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The subject of joinder of parties is peculiarly interesting in that it shows the growing tendency to develop procedural rules towards the end of prompt dispatch of litigation. At common law the rules of party-joinder depended entirely on what was conceived to be the substantive rights of the parties litigant; and the idea of employing the rules of joinder as a procedural device to save many trials by deciding at one time issues affecting several persons came later through the code adoption of the more liberal equity rules of joinder. Even under the code the idea was only imperfectly perceived or carried out and it is only now in a few jurisdictions-notably England, New York and New Jersey-that the possibilities of thus somewhat relieving the press of cases upon the courts are being at all adequately realized. The subject can best be understood by tracing this course of development through the various systems of pleading.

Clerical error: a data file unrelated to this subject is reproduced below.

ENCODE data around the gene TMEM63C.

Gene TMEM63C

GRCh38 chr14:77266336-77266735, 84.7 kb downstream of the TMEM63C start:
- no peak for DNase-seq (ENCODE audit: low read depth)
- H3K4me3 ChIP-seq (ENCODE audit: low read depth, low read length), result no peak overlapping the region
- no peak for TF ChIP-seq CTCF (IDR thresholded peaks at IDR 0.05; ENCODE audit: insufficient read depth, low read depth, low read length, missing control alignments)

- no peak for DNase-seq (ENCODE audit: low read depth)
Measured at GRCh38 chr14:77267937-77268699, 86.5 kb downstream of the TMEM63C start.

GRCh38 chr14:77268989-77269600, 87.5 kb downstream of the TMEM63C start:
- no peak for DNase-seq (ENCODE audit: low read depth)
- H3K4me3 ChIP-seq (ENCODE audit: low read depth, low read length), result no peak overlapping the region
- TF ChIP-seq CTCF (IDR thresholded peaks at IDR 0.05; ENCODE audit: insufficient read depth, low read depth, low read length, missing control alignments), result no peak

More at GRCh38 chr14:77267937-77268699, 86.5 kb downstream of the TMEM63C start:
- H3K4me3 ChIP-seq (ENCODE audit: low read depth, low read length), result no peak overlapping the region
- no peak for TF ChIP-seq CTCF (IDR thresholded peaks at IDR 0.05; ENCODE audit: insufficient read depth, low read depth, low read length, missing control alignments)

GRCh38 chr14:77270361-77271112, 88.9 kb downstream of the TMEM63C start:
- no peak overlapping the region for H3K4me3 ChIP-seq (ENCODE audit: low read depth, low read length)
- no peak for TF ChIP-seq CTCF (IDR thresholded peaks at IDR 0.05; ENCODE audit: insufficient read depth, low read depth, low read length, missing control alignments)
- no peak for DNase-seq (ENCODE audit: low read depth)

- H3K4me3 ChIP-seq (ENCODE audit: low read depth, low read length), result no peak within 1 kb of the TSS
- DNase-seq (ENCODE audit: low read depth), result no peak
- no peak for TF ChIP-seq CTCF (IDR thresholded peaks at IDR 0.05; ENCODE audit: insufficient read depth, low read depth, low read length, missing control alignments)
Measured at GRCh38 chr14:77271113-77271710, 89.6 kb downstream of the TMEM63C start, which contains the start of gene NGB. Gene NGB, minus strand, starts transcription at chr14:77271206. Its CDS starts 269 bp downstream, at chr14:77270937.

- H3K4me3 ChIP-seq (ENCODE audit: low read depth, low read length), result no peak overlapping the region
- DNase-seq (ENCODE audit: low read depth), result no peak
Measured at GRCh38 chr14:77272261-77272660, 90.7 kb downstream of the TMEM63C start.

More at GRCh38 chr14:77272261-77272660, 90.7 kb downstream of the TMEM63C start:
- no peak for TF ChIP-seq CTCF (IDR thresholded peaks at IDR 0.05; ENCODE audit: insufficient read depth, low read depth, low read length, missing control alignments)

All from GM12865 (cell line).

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Joinder of Parties (with Herbert Brownell, Jr.), 37 Yale Law Journal 28 (1927)

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